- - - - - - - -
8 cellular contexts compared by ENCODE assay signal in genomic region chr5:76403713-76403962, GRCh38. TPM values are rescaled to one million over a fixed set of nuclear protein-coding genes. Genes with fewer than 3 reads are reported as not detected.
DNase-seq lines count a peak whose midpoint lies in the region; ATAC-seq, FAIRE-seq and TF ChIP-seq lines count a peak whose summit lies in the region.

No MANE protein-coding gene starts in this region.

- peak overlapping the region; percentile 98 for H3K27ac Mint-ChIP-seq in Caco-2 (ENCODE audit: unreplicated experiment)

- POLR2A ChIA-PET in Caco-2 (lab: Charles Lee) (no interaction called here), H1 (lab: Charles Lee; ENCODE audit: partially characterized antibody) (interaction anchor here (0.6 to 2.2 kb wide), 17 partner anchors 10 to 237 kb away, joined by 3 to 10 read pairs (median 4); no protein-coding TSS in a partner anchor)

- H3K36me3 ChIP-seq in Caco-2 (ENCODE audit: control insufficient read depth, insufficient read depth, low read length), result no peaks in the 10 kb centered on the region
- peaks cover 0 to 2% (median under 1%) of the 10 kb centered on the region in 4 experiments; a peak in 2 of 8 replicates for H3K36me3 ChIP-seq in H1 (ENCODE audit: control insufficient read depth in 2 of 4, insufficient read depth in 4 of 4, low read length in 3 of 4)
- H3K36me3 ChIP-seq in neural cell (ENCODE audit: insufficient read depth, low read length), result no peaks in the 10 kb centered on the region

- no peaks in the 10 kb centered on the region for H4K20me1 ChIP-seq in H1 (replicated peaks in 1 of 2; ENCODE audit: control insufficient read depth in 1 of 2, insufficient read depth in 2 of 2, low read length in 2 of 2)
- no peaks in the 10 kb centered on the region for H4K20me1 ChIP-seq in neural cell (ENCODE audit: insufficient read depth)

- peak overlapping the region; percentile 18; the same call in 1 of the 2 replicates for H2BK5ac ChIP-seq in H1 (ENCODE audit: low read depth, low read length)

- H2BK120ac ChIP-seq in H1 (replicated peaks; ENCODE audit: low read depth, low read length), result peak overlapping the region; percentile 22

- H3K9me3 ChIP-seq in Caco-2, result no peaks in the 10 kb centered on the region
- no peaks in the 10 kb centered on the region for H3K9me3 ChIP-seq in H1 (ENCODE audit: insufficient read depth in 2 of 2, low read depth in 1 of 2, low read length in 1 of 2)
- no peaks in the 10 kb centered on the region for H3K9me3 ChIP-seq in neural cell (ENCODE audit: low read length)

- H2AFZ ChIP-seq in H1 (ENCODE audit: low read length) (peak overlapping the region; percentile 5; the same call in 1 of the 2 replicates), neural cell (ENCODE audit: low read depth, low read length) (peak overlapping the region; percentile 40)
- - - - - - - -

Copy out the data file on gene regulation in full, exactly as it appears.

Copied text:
8 cellular contexts compared by ENCODE assay signal in genomic region chr5:76403713-76403962, GRCh38. TPM values are rescaled to one million over a fixed set of nuclear protein-coding genes. Genes with fewer than 3 reads are reported as not detected.
DNase-seq lines count a peak whose midpoint lies in the region; ATAC-seq, FAIRE-seq and TF ChIP-seq lines count a peak whose summit lies in the region.

No MANE protein-coding gene starts in this region.

- peak overlapping the region; percentile 98 for H3K27ac Mint-ChIP-seq in Caco-2 (ENCODE audit: unreplicated experiment)

- POLR2A ChIA-PET in Caco-2 (lab: Charles Lee) (no interaction called here), H1 (lab: Charles Lee; ENCODE audit: partially characterized antibody) (interaction anchor here (0.6 to 2.2 kb wide), 17 partner anchors 10 to 237 kb away, joined by 3 to 10 read pairs (median 4); no protein-coding TSS in a partner anchor)

- H3K36me3 ChIP-seq in Caco-2 (ENCODE audit: control insufficient read depth, insufficient read depth, low read length), result no peaks in the 10 kb centered on the region
- peaks cover 0 to 2% (median under 1%) of the 10 kb centered on the region in 4 experiments; a peak in 2 of 8 replicates for H3K36me3 ChIP-seq in H1 (ENCODE audit: control insufficient read depth in 2 of 4, insufficient read depth in 4 of 4, low read length in 3 of 4)
- H3K36me3 ChIP-seq in neural cell (ENCODE audit: insufficient read depth, low read length), result no peaks in the 10 kb centered on the region

- no peaks in the 10 kb centered on the region for H4K20me1 ChIP-seq in H1 (replicated peaks in 1 of 2; ENCODE audit: control insufficient read depth in 1 of 2, insufficient read depth in 2 of 2, low read length in 2 of 2)
- no peaks in the 10 kb centered on the region for H4K20me1 ChIP-seq in neural cell (ENCODE audit: insufficient read depth)

- peak overlapping the region; percentile 18; the same call in 1 of the 2 replicates for H2BK5ac ChIP-seq in H1 (ENCODE audit: low read depth, low read length)

- H2BK120ac ChIP-seq in H1 (replicated peaks; ENCODE audit: low read depth, low read length), result peak overlapping the region; percentile 22

- H3K9me3 ChIP-seq in Caco-2, result no peaks in the 10 kb centered on the region
- no peaks in the 10 kb centered on the region for H3K9me3 ChIP-seq in H1 (ENCODE audit: insufficient read depth in 2 of 2, low read depth in 1 of 2, low read length in 1 of 2)
- no peaks in the 10 kb centered on the region for H3K9me3 ChIP-seq in neural cell (ENCODE audit: low read length)

- H2AFZ ChIP-seq in H1 (ENCODE audit: low read length) (peak overlapping the region; percentile 5; the same call in 1 of the 2 replicates), neural cell (ENCODE audit: low read depth, low read length) (peak overlapping the region; percentile 40)